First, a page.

Private employees' average nominal earnings increased to $30.53 and was not enough to overcome inflation for the month. Rising costs decreased the state's nominal private hourly earnings by 1.8 percent, closing the gap significantly over November. Nominal wages in Houston and Fort Worth were $31.99 and $34.07, respectively, making those cities the only major metros where YOY earnings beat YOY inflation, resulting in minor gains in real income. Dallas saw a reduction of 0.7 percent YOY earnings, while San Antonio and Austin both saw increases of 4.3 percent YOY.

​Good​​​​​s-Producing Sectors

Texas' goods-producing sector gained 8,300 net jobs in December, led by the mining, logging, and construction sector, which accounted for 2,800 new employees. Manufacturing continued to expand as well, adding 5,500 workers to the payroll. Nominal average hourly manufacturing earnings ($27.25) rose 2.4 percent YOY. The future production outlook stepped up sharply over the previous month according to the Dallas Fed's Manufacturing Outlook Survey. The outlook is still down over 62 percent from this time last year, showing how far optimism has dropped concerning manufacturing amid the uncertain economy.

Despite the downturn in real estate, construction payroll added 700 jobs in December, ending a four-month cut in employment. Average hourly construction earnings ($30.68) ended three months of growth, receding slightly over November. Total construction values inched down 6 percent MOM. The decline was the fourth in a row. Statewide residential construction dipped 1.7 percent with single-family houses staying flat. Nonresidential construction posted a bigger slide of 9.8 percent MOM due to a great contraction on office/bank buildings.

The Texas Real Estate Research Center's Texas Manufactured Housing Survey (TMHS) reported the industry ended the year on weak footing. Decreases in demand resulting from inflated interest rates are resulting in layoffs and reduced activity across industry. 

​​Service-Providing Sectors     

Texas' service-providing employment grew by 21,200 workers. The monthly gain came primarily from the Educational and Heath Care sectors, adding 12,700 and 12,800 new employees, respectively. Counteracting this, Business and Professional Services lost 4,200 workers. Overall employment in Texas was up again, this time by 0.32 percent, partly because of the gains made in the service sector. According to the Dallas Fed's Service Sector Outlook Survey, activity stagnated and revenue dipped. The labor market shows signs of continuing growth, albeit at a slower pace. Despite the slowdown, service sector leaders still felt less uncertainty about the current business environment according to the uncertainty index.

Retail sales continued their decline with current economic conditions having diminished consumers' appetite for big ticket purchases. The Dallas Fed's Retail Outlook Survey remains in negative territory with no signs of letting up as economic conditions trudge onward. Inventories are increasing but at a much slower pace, driving the index down, combined with a falling company outlook index. Future business activity is expected to decline as the index dove further into negative territory, with the only silver lining being positive gains in the future sales index in December.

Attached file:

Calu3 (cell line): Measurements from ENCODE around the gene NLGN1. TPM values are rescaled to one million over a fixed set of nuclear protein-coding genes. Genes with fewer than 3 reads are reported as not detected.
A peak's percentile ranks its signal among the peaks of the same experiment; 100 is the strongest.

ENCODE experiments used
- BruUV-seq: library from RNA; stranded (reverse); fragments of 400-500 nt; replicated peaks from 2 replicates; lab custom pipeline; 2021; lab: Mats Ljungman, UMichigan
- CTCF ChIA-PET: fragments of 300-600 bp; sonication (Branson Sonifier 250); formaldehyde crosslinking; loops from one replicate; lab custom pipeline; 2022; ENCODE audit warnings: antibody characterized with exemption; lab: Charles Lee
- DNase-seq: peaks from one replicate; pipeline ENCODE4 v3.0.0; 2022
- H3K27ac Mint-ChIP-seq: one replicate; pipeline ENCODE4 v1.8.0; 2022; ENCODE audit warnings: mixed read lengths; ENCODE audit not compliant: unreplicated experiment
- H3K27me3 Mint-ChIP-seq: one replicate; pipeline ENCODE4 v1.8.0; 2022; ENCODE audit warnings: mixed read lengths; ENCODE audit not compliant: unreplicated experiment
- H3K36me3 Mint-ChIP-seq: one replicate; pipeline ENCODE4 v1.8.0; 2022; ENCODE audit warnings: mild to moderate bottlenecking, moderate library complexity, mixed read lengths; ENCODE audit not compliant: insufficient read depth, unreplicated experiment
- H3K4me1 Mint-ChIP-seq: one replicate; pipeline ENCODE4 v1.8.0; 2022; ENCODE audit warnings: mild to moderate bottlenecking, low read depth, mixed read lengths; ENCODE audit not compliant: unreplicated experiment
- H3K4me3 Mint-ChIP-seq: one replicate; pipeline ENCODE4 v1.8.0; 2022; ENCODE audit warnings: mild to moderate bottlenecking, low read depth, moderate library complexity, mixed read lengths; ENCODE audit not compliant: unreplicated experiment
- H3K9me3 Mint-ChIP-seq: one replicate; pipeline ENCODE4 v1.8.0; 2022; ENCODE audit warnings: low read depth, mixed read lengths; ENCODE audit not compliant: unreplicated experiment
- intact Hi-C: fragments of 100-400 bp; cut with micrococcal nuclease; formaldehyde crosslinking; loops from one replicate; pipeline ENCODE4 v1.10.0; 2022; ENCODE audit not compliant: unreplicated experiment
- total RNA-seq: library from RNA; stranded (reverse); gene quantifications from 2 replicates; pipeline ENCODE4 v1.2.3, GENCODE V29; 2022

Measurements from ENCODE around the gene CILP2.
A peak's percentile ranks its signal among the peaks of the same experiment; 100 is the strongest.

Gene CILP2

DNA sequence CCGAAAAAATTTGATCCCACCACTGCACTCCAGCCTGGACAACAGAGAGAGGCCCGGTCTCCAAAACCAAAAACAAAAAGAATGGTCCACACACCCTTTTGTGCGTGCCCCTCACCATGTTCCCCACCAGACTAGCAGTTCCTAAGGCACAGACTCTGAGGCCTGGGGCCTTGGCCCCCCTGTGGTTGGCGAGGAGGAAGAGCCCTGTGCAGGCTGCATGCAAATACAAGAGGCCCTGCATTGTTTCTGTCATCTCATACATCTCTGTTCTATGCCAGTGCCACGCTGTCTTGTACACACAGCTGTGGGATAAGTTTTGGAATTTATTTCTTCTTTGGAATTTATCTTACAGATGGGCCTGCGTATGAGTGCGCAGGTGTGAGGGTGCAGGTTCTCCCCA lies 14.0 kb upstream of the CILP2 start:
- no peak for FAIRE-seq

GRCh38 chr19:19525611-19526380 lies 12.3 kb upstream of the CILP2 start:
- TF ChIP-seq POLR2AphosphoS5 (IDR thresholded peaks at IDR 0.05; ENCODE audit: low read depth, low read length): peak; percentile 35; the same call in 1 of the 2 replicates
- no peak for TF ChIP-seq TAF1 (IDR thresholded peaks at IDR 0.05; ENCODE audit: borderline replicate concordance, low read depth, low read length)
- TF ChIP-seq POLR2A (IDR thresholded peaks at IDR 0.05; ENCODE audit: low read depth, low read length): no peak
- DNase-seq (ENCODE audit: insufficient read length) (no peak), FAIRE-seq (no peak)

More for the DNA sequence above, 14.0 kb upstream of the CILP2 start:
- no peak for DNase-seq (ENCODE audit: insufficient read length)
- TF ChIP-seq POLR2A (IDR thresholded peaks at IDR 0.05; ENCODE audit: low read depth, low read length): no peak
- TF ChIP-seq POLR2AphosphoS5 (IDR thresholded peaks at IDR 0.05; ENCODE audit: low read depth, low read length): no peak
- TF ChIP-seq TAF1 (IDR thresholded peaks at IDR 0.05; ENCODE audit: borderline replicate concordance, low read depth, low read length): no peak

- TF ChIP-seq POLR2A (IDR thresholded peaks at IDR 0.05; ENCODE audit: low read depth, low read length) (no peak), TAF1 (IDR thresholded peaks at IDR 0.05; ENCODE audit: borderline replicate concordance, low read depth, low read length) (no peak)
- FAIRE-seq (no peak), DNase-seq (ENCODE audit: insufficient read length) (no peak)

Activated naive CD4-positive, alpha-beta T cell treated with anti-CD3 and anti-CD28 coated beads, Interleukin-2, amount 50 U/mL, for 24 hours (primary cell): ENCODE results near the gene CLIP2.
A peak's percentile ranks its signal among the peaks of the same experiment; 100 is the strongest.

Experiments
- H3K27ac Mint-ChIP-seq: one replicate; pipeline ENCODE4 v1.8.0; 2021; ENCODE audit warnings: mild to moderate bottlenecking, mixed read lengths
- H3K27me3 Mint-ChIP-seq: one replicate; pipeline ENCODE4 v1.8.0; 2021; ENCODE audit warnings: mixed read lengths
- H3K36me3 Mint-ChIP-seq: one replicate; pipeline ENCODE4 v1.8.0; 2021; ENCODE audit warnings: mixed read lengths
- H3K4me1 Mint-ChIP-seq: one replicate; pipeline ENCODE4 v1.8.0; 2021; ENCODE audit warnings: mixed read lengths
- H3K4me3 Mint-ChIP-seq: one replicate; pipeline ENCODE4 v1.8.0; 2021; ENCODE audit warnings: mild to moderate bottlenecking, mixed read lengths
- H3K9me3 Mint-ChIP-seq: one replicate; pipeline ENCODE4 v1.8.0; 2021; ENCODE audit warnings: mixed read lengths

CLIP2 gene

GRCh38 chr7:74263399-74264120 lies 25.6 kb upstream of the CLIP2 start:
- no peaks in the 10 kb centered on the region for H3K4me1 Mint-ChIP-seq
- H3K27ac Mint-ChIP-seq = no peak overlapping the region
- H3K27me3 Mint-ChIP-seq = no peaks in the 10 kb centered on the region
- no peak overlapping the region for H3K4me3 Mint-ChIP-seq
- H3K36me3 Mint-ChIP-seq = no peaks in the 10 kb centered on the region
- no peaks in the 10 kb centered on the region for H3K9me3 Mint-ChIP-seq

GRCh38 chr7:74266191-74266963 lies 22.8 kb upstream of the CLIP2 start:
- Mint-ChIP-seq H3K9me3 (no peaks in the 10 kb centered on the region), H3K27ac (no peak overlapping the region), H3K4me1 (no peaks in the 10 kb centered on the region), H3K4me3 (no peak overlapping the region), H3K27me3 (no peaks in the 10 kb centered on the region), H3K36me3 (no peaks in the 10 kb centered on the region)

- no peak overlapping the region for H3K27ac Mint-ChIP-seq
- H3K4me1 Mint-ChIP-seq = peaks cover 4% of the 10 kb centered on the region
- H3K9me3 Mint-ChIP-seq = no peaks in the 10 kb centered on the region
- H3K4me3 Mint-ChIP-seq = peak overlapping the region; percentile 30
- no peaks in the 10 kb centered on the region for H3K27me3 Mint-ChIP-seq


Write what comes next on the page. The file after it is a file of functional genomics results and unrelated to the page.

Global Trade

The Texas trade-weighted value of the dollar2 index moderated to 111.6 from October's peak but is still 6 percent higher than 2021's year-to-date (YTD) average. The strengthening of the dollar meant exported goods would cost more for foreign traders. As a result, Texas' real commodity exports dropped for the fourth consecutive month, retreating 5.5 percent quarter-over-quarter (QOQ) in real terms.

Chemicals was the largest category of Texas' manufacturing exports. Chemical exports fell 6.8 percent QOQ, with basic chemicals making up most of the loss. Texas's crude oil exports, which make up close to 90 percent of the national share, slid 5.5 percent QOQ while the national exports grew 2.8 percent QOQ. Thailand, Spain, and Italy have been holding back around 57 percent of their YTD crude oil import demands.


1 The release of active rigs and crude oil production typically lag the Outlook for the Texas Economy by two months.

2 The release of the trade section is lagging the Outlook for the Texas Economy by one month.​

Figure of Consumer Confidence Index

Figure of Texas Mortgage Applications

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Previous reports available with data from: 

Digital and Print2046https://www.recenter.tamu.edu/articles/technical-report/outlook-for-the-texas-economy https://assets.recenter.tamu.edu/Documents/Articles/2046.pdf